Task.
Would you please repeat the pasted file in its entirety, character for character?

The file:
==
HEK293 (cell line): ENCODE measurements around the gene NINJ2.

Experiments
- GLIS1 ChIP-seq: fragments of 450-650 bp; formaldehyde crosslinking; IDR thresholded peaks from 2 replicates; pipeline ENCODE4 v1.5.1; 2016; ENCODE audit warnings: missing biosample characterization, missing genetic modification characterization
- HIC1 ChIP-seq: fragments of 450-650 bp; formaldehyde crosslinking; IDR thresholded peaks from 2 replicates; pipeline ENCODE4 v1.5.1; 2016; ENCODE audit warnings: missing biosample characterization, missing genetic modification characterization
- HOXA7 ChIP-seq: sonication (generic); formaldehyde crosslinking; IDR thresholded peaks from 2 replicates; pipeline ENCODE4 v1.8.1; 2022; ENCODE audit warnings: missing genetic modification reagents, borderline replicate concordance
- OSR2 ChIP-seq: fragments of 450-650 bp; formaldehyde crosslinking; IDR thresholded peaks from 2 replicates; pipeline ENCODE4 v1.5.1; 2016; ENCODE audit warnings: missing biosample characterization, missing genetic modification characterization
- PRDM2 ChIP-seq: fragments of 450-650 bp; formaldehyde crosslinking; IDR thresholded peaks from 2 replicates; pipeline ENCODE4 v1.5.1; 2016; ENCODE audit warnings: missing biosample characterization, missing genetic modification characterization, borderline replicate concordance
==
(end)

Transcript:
HEK293 (cell line): ENCODE measurements around the gene NINJ2.

Experiments
- GLIS1 ChIP-seq: fragments of 450-650 bp; formaldehyde crosslinking; IDR thresholded peaks from 2 replicates; pipeline ENCODE4 v1.5.1; 2016; ENCODE audit warnings: missing biosample characterization, missing genetic modification characterization
- HIC1 ChIP-seq: fragments of 450-650 bp; formaldehyde crosslinking; IDR thresholded peaks from 2 replicates; pipeline ENCODE4 v1.5.1; 2016; ENCODE audit warnings: missing biosample characterization, missing genetic modification characterization
- HOXA7 ChIP-seq: sonication (generic); formaldehyde crosslinking; IDR thresholded peaks from 2 replicates; pipeline ENCODE4 v1.8.1; 2022; ENCODE audit warnings: missing genetic modification reagents, borderline replicate concordance
- OSR2 ChIP-seq: fragments of 450-650 bp; formaldehyde crosslinking; IDR thresholded peaks from 2 replicates; pipeline ENCODE4 v1.5.1; 2016; ENCODE audit warnings: missing biosample characterization, missing genetic modification characterization
- PRDM2 ChIP-seq: fragments of 450-650 bp; formaldehyde crosslinking; IDR thresholded peaks from 2 replicates; pipeline ENCODE4 v1.5.1; 2016; ENCODE audit warnings: missing biosample characterization, missing genetic modification characterization, borderline replicate concordance